The nose is a beautifully subtle cocktail of strawberry and raspberry while the palate is remarkable for it’s sheer elegance and pure linear fruit. Raspberry, strawberry, plums, with savoury tannins adding support along with the juicy acidity. Lightly spicy on the finish with the merest hint of vanilla and fynbos. Elegant, supple, refined, this is a wine that demands contemplation and is one of the most accomplished I’ve ever tasted from South Africa. 94/100
David introduced this as a new wine in 2011 and it’s a very well crafted blend of Syrah, Carignan, Grenache and Cinsault reflecting the Swartland’s affinity with Rhone varieties. The Syrah comes from the Riebeek Mountain’s shale soils, Carignan and Grenache noir from Paardeberg Mountain’s granite soils and Cinsault from Sand on top of clay based hills on the Western Hills of the Swartland.
Where David’s Grenache is immediately appealing, this blend has a brooding meaty complexity to it that will need more time to reveal its locked in secrets. Supremely integrated tannins frame the refined blackcurrant and mulberry fruit, fynbos and subtle vanilla. This is a wine to watch. 94/100
All of these wines will be arriving in the UK mid-July and will be available from Vincisive Wines.
I’m shocked to see that I haven’t posted a blog article or tasting note for months. I can blame all manner of things, work pressures, multiple tax returns, busy family life etc etc but the truth is probably procrastination and laziness. Time to get a grip!
Let’s start with one of the best wines I had on a holiday to New Zealand earlier this year (I told you I’d been busy!) It was a family holiday so there wasn’t a lot of time for serious wine visits but I did squeeze a couple of serious wines in. This was one of them.
Situated on the beautiful island of Waiheke just off Auckland, Man O’ War is located on the Eastern side of the island on exposed volcanic hilltops. This is their regular Chardonnay which receives a light oak touch with 2/3 of the wine fermented in stainless steel but this is enough to give it a tight flinty structure. Generously proportioned melon and grapefruit is threaded with a subtle floral note and leads to a stony mineral finish. 90/100
Bought for NZ$25 or about £13 this was the bargain of the holiday and the photo above was taken on Palm Beach in Waiheke were we spent a fabulous few days with friends with a fair quantity of this wine contributing to the experience!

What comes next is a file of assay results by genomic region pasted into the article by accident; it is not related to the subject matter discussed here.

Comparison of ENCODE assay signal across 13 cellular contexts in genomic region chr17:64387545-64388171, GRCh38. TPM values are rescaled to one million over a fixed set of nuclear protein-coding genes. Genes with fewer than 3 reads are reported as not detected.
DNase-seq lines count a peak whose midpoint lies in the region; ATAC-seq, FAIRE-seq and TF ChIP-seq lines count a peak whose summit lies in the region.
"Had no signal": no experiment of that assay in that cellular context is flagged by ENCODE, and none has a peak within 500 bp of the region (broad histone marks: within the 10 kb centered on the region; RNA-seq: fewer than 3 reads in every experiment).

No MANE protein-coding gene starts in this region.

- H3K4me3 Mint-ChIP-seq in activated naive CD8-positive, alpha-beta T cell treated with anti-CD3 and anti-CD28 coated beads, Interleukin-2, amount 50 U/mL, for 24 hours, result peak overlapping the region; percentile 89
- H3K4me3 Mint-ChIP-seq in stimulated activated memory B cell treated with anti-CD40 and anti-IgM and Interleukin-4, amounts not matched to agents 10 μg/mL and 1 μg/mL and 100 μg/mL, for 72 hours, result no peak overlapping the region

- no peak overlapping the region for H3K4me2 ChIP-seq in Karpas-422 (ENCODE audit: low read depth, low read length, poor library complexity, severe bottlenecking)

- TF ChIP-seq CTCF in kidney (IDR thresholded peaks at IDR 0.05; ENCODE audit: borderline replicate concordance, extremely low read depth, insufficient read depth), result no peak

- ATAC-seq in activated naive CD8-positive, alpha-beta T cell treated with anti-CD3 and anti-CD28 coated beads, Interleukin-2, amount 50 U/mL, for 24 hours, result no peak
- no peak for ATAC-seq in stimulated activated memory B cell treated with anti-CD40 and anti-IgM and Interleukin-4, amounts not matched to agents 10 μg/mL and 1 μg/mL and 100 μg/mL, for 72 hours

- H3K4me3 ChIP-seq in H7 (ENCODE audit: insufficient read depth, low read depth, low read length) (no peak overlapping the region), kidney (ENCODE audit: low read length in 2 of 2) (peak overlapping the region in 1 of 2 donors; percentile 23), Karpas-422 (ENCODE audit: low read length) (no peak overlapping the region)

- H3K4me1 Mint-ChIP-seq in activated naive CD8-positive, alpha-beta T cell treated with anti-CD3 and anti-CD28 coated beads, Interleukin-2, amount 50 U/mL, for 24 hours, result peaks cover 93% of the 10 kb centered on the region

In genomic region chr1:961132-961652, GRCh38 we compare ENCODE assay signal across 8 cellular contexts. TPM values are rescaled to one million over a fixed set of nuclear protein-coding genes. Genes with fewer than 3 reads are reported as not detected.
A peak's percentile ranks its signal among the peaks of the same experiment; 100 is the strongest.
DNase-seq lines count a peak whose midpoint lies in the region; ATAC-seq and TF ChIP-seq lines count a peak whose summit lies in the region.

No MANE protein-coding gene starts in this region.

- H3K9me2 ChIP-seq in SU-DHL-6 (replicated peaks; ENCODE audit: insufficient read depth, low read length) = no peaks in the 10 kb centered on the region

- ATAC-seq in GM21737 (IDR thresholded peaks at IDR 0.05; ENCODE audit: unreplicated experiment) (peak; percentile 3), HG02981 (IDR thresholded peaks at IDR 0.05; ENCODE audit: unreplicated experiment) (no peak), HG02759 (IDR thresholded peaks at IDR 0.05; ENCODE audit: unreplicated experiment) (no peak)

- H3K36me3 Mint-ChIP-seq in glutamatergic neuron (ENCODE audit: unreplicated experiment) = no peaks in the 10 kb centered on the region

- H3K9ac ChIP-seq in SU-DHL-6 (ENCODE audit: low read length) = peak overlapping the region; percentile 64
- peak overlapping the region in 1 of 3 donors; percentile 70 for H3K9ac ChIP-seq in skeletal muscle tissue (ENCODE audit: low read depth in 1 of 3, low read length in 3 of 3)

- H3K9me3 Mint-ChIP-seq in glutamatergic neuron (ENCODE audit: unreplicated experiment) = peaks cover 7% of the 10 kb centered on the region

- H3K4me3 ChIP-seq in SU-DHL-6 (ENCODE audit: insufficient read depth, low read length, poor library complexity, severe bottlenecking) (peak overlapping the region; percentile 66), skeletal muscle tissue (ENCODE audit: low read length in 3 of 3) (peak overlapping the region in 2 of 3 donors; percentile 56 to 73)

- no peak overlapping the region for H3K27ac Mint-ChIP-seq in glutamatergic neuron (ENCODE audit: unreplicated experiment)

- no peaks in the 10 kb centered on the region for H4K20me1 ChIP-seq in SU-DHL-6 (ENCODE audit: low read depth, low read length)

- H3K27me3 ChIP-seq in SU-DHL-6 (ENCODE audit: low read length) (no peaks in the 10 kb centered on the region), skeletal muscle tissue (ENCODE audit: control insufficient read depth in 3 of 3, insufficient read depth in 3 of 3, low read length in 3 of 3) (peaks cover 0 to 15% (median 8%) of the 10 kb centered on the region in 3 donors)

I haven’t seen this vintage in the UK yet but Wine-Searcher shows 2009 at about £18.
Despite being disappointed to be away from home and my family this Christmas and having to work, I was determined that the day wouldn’t be a complete washout. Arriving at Pudong international airport at 2am on the 25th and having to operate a flight back to Hong Kong at 4am on the 26th was not exactly conducive to a fun and wine filled Christmas day but it was just about possible to get enough rest in, observe the strict rules on alcohol and flying, and still enjoy the day.
After grabbing a few hours much needed sleep I dragged my jet-lagged body out of bed, armed with a bottle of Uva Mira Chardonnay 2010 and headed in to Shanghai on one of the world’s first maglev trains at 300km/h.
I hadn’t spent any time in Shanghai since my Virgin Atlantic days over 10 years ago so it was reassuring to see that the Shanghai metro worked seamlessly and the city still seemed relatively familiar, at least at the usual tourist haunts of the Bund and Xintiandi. Obligatory photo on the Bund for the Chardonnay completed its Chinese tour and next on the agenda was finding a restaurant to have Christmas lunch.
Lack of planning on my part, due to misplaced optimism that my flight would be cancelled, meant that we couldn’t get in to the really interesting restaurants like Otto e Mezzo or Mr & Mrs Bund so we turned on tourist mode, jumped in a taxi and headed off to Xintiandi to see what we could find.
I wasn’t expecting too much when we came across KABB bistro and bar, but they were open, had food and, more importantly, allowed me to open up my bottle of Uva Mira Chardonnay for an almost reasonable 150 RMB corkage charge. Deciding that a burger really wasn’t appropriate for Christmas lunch I went for one of the day’s specials and had a very passable duck confit. It may not have been the best Christmas lunch or confit that I’ve ever had but I was pleasantly surprised to find an enjoyable dish that complimented the bold flavours of the Uva Mira.